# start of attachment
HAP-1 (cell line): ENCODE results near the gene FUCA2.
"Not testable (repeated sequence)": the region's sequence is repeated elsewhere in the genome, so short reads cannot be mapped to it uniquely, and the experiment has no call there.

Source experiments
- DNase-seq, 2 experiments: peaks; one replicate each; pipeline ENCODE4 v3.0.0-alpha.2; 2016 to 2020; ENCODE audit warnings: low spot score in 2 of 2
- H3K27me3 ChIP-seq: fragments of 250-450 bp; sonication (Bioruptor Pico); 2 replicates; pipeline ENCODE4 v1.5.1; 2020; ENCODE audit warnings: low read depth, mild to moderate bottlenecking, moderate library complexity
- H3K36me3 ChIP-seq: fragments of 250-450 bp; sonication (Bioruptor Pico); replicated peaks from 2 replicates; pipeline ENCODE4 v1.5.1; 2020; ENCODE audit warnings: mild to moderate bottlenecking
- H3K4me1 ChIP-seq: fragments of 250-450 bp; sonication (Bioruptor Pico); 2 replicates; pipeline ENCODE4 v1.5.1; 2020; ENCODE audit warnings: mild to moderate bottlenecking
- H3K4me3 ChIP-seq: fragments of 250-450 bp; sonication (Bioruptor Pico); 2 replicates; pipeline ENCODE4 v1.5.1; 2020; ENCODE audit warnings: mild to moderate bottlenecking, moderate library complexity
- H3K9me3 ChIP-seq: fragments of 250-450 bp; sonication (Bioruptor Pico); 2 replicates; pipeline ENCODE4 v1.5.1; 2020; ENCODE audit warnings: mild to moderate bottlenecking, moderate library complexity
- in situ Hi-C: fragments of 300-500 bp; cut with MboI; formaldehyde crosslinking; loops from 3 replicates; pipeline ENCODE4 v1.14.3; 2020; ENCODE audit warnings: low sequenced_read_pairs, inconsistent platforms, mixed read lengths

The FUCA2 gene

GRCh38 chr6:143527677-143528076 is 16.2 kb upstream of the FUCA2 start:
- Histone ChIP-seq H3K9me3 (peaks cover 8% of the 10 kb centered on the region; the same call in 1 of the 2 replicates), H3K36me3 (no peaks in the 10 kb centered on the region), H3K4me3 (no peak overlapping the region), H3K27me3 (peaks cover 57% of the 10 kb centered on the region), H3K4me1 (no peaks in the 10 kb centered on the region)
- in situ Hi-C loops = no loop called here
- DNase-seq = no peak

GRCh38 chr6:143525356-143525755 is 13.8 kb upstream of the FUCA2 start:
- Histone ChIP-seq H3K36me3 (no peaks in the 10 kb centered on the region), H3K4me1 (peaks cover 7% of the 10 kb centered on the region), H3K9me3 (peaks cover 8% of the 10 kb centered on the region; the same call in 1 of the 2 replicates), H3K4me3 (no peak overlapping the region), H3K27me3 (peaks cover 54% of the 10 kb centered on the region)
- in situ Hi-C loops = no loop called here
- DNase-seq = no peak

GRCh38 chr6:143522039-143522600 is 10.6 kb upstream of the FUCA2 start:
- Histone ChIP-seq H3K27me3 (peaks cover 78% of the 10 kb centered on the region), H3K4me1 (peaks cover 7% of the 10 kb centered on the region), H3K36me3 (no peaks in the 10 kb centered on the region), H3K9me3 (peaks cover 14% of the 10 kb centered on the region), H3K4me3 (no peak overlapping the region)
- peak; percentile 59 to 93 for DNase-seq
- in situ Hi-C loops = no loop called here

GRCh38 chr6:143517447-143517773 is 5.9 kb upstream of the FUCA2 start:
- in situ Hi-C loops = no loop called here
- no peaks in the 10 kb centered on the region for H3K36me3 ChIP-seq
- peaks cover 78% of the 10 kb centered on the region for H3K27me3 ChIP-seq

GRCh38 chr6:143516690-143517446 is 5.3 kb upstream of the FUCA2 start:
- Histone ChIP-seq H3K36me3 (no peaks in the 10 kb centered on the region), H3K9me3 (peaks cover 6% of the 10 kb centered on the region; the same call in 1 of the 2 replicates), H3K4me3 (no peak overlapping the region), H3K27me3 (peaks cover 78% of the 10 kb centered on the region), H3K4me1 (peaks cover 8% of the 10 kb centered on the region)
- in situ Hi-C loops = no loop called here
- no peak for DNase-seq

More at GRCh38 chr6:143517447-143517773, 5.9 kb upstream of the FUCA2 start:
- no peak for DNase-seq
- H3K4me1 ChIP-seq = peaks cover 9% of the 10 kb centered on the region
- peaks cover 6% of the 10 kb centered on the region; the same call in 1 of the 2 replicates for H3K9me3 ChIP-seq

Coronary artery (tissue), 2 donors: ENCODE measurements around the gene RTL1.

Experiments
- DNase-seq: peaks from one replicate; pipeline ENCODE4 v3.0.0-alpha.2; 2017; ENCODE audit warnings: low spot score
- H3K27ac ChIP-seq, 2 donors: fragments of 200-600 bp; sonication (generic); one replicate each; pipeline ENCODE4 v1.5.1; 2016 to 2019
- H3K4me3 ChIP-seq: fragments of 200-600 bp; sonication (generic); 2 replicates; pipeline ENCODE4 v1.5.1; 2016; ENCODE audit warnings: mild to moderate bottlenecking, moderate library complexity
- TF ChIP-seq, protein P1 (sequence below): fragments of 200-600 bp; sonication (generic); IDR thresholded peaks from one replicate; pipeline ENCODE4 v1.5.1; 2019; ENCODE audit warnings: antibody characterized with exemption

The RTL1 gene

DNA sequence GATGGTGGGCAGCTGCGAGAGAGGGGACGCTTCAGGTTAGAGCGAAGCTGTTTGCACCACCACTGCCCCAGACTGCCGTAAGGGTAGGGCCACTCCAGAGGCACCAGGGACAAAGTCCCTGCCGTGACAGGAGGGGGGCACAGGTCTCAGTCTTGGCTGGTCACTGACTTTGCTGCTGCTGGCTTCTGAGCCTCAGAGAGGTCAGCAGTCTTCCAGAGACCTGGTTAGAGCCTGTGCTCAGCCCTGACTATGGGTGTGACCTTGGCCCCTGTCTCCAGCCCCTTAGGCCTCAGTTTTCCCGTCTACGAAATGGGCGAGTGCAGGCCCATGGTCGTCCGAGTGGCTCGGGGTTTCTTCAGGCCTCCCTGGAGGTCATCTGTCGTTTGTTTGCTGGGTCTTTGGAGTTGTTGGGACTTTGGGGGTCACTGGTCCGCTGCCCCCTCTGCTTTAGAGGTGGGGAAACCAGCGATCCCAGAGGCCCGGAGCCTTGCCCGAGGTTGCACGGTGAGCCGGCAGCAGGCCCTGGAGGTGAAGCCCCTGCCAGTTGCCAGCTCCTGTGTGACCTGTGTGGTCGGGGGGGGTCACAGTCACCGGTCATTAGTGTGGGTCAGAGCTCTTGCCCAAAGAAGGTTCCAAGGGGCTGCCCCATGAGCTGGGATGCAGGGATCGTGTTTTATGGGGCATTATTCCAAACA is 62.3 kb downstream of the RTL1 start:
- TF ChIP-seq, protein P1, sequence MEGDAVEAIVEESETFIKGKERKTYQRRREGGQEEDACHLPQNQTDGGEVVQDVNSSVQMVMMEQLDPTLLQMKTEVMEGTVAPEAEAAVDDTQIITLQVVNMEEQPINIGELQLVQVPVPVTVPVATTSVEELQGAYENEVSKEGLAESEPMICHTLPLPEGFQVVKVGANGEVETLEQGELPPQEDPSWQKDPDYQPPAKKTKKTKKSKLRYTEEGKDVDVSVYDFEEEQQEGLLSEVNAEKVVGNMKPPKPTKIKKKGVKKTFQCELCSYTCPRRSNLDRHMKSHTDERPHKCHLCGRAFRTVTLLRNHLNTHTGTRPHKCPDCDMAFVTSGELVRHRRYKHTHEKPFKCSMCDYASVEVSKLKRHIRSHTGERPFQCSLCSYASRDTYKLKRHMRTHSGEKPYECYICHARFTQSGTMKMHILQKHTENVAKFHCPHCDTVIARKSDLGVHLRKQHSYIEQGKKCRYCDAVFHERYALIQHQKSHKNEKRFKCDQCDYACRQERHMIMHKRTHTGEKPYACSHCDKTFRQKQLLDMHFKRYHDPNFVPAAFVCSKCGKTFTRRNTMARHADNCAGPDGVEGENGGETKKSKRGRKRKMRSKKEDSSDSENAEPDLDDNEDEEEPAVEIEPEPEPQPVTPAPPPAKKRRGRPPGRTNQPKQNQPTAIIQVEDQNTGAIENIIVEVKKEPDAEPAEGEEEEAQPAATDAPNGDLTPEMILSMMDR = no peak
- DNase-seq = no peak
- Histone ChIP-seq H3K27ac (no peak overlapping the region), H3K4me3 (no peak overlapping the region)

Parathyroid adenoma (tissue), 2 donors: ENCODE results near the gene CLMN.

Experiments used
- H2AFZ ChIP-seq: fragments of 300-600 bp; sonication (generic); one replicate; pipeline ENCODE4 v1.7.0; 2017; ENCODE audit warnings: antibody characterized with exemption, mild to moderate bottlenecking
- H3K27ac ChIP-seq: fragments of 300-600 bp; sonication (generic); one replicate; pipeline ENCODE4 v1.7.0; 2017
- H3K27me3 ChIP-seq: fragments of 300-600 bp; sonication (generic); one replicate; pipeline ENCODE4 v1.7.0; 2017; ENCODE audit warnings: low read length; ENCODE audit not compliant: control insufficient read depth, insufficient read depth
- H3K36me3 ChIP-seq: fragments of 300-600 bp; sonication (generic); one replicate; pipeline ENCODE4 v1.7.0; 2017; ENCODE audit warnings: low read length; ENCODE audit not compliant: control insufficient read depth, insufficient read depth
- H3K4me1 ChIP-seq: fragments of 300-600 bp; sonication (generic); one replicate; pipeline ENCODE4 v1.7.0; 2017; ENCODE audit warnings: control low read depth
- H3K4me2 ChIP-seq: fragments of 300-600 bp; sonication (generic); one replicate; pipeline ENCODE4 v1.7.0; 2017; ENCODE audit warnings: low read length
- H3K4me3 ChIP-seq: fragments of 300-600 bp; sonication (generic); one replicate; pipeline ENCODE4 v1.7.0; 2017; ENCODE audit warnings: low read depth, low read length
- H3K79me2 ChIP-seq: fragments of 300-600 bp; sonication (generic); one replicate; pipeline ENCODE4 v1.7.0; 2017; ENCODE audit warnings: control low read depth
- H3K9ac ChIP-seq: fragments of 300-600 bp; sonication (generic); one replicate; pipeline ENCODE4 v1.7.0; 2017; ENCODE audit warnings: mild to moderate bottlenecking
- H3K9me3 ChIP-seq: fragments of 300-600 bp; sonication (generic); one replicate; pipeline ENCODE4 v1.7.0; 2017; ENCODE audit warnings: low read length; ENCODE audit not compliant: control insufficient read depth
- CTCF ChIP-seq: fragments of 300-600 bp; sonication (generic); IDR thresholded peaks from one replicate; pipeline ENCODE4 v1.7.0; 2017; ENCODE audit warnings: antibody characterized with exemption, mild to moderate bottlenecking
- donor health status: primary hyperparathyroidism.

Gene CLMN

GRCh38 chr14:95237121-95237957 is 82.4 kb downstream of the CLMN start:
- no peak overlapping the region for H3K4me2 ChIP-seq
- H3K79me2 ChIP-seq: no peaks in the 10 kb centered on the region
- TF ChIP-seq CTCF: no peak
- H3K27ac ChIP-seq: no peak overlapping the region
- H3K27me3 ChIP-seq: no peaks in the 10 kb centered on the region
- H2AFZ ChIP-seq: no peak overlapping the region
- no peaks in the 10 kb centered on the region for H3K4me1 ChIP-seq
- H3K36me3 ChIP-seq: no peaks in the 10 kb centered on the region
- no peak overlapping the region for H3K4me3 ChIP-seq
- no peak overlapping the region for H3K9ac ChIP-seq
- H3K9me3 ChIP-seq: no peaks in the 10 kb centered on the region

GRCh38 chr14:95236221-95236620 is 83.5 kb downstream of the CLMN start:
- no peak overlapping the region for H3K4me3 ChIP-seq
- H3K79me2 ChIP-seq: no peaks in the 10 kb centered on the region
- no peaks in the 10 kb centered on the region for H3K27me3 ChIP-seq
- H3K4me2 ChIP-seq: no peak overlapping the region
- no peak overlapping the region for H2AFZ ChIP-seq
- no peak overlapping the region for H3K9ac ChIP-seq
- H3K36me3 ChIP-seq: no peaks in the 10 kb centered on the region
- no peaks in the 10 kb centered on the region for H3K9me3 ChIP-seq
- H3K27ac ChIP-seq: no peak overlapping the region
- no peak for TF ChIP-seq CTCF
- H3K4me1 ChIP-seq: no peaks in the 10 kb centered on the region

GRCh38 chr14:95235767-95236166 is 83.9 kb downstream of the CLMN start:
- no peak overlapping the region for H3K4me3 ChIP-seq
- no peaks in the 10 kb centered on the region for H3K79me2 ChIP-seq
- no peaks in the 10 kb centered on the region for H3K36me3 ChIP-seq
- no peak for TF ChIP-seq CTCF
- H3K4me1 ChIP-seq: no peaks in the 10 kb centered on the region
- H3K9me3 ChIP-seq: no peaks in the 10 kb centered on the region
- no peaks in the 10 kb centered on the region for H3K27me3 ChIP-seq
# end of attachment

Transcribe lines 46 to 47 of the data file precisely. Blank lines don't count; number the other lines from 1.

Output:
- Histone ChIP-seq H3K27ac (no peak overlapping the region), H3K4me3 (no peak overlapping the region)

Parathyroid adenoma (tissue), 2 donors: ENCODE results near the gene CLMN.